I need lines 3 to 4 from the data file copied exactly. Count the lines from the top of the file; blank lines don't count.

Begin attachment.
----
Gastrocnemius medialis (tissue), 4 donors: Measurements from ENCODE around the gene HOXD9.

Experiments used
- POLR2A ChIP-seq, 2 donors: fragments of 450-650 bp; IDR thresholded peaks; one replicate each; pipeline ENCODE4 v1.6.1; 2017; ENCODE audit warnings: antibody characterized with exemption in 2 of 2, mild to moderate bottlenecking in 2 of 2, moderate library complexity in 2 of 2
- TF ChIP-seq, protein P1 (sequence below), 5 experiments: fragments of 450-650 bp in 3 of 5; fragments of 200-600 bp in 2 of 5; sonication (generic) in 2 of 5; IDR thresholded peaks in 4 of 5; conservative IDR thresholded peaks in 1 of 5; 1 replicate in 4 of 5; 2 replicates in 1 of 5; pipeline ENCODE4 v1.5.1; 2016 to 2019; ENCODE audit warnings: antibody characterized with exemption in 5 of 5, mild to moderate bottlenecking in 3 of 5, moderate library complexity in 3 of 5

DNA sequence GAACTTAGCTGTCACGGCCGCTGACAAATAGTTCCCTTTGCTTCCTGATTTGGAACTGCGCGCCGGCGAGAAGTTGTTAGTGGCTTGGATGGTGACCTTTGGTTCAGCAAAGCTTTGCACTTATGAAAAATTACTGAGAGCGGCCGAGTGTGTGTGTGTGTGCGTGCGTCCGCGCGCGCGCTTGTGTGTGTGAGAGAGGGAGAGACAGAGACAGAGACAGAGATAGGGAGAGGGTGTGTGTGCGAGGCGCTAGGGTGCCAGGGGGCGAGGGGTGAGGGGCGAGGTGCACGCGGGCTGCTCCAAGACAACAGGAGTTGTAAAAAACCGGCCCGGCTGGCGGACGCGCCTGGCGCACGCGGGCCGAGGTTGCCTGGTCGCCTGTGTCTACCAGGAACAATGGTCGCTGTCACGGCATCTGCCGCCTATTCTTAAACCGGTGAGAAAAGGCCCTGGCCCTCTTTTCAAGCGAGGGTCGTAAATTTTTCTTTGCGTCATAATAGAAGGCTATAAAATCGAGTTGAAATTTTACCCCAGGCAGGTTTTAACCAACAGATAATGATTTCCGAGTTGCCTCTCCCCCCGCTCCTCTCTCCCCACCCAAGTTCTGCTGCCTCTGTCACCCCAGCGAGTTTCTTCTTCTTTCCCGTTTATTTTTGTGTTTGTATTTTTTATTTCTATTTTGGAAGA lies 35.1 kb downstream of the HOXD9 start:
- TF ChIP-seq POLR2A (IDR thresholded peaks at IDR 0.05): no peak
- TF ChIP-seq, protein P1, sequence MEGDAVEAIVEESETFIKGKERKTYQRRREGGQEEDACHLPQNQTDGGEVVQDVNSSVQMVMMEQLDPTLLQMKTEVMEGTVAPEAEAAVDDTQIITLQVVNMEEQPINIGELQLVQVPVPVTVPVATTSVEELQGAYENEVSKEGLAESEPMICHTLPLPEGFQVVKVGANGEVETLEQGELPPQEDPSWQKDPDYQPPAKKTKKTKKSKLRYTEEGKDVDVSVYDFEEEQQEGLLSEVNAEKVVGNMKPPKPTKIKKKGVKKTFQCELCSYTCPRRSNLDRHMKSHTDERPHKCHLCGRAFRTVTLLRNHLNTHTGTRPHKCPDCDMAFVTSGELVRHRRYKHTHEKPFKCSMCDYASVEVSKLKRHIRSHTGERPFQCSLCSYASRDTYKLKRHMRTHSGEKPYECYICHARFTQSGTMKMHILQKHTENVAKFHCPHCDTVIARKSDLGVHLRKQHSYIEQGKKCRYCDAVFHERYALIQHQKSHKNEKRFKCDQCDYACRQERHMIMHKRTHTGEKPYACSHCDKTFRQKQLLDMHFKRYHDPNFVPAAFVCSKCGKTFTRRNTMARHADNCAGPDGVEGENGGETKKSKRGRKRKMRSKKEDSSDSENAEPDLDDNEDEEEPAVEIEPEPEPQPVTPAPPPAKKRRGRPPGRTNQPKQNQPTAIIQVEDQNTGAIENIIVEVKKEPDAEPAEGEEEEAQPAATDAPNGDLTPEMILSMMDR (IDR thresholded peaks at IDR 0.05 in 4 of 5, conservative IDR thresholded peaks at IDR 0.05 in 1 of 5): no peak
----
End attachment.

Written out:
- POLR2A ChIP-seq, 2 donors: fragments of 450-650 bp; IDR thresholded peaks; one replicate each; pipeline ENCODE4 v1.6.1; 2017; ENCODE audit warnings: antibody characterized with exemption in 2 of 2, mild to moderate bottlenecking in 2 of 2, moderate library complexity in 2 of 2
- TF ChIP-seq, protein P1 (sequence below), 5 experiments: fragments of 450-650 bp in 3 of 5; fragments of 200-600 bp in 2 of 5; sonication (generic) in 2 of 5; IDR thresholded peaks in 4 of 5; conservative IDR thresholded peaks in 1 of 5; 1 replicate in 4 of 5; 2 replicates in 1 of 5; pipeline ENCODE4 v1.5.1; 2016 to 2019; ENCODE audit warnings: antibody characterized with exemption in 5 of 5, mild to moderate bottlenecking in 3 of 5, moderate library complexity in 3 of 5